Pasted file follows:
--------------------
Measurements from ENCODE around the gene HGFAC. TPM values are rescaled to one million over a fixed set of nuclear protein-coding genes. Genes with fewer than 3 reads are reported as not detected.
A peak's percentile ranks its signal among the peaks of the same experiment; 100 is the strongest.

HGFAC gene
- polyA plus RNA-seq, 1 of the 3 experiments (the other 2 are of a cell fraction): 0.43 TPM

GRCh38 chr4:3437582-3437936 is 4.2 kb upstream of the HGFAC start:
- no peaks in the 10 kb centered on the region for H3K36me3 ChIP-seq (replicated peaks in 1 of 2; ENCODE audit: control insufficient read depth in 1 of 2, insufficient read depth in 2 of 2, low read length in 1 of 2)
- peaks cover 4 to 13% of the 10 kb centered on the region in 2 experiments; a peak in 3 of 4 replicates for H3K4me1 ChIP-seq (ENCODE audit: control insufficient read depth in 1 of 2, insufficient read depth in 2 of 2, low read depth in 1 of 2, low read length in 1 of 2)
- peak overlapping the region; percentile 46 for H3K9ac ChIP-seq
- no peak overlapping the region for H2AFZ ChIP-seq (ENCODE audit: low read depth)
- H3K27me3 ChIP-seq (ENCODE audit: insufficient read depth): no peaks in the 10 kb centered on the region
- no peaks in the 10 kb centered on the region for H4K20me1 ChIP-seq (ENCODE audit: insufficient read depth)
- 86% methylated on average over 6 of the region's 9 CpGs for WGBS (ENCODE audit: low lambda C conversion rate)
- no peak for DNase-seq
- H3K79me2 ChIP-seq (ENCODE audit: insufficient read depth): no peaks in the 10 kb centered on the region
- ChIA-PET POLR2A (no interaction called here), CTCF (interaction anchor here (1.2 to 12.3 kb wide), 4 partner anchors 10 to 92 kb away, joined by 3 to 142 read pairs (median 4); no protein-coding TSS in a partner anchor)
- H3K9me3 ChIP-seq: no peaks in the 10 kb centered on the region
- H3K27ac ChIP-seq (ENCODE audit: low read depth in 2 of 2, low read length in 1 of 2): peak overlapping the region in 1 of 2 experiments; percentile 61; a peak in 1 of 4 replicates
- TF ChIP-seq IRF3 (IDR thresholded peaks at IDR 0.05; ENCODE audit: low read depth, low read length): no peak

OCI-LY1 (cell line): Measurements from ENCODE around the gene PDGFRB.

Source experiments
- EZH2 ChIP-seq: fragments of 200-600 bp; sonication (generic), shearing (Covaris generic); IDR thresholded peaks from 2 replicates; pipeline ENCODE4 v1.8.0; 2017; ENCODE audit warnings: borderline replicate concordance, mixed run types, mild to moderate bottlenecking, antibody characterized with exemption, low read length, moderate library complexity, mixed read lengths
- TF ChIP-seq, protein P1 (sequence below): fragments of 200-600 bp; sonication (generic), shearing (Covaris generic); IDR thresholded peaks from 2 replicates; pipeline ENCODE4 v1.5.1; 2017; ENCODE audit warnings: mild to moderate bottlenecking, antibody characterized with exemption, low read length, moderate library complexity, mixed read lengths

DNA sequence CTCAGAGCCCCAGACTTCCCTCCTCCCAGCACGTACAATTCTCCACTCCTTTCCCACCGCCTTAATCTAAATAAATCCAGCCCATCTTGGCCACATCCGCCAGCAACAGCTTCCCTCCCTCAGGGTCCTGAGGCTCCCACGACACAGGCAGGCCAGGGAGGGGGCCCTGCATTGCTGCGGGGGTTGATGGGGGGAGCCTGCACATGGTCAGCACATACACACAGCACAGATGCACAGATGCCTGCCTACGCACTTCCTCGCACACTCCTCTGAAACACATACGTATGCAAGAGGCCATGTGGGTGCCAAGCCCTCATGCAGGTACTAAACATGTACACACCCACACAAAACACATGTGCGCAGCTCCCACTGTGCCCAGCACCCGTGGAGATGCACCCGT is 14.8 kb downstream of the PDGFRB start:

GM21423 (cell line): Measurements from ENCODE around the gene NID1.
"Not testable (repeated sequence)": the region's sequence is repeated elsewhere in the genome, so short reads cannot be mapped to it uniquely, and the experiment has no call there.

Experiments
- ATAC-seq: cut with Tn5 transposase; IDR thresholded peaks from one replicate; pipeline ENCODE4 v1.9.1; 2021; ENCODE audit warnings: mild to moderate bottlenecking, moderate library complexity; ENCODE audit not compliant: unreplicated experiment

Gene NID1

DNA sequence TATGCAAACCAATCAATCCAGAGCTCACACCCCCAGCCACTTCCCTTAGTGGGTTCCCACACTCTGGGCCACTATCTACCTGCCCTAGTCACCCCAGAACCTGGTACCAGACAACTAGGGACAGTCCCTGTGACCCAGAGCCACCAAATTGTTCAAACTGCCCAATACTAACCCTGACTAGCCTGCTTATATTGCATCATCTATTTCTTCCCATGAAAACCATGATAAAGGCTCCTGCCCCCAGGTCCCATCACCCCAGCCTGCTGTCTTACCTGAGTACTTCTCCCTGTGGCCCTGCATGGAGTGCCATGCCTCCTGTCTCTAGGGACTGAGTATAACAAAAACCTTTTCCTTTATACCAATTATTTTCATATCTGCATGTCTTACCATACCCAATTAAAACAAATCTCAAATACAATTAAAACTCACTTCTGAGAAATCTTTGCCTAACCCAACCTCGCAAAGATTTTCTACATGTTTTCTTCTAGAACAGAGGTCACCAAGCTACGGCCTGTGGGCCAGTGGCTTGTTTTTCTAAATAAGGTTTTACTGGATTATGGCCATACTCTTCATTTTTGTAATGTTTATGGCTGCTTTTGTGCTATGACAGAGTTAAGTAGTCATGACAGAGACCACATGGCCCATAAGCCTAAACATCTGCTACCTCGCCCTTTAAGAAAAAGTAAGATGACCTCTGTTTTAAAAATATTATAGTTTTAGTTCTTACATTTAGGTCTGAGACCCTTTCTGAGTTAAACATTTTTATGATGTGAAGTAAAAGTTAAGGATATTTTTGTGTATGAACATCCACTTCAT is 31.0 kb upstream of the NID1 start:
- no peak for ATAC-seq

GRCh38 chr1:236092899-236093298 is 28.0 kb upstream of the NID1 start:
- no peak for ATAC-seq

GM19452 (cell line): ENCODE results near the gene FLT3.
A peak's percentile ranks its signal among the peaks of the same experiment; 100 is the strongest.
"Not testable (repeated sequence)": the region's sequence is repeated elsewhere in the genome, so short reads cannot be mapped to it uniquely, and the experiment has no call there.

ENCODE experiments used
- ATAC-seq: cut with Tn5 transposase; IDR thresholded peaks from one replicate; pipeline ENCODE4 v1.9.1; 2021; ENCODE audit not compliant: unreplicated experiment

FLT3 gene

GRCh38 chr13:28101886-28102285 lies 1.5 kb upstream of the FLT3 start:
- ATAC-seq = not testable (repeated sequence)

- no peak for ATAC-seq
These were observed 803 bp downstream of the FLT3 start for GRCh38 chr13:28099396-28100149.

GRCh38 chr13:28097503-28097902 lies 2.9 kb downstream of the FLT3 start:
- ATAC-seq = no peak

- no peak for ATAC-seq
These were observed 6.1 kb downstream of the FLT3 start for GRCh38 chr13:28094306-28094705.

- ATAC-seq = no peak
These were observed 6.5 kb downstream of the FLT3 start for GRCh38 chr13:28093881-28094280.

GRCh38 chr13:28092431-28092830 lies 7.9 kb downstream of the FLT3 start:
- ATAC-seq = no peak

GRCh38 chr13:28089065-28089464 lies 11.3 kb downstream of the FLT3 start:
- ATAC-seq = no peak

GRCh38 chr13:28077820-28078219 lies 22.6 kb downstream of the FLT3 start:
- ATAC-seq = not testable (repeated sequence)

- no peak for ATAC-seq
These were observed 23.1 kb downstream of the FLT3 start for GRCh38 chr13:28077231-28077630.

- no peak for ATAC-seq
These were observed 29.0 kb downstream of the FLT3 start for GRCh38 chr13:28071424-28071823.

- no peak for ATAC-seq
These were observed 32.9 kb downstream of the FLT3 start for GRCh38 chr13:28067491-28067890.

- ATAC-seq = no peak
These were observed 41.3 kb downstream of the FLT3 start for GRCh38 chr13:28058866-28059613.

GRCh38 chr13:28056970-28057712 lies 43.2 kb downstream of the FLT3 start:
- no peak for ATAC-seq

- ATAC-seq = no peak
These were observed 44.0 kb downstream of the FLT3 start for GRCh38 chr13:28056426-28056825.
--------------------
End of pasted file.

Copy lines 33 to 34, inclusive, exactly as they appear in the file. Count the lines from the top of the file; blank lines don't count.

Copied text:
GM19452 (cell line): ENCODE results near the gene FLT3.
A peak's percentile ranks its signal among the peaks of the same experiment; 100 is the strongest.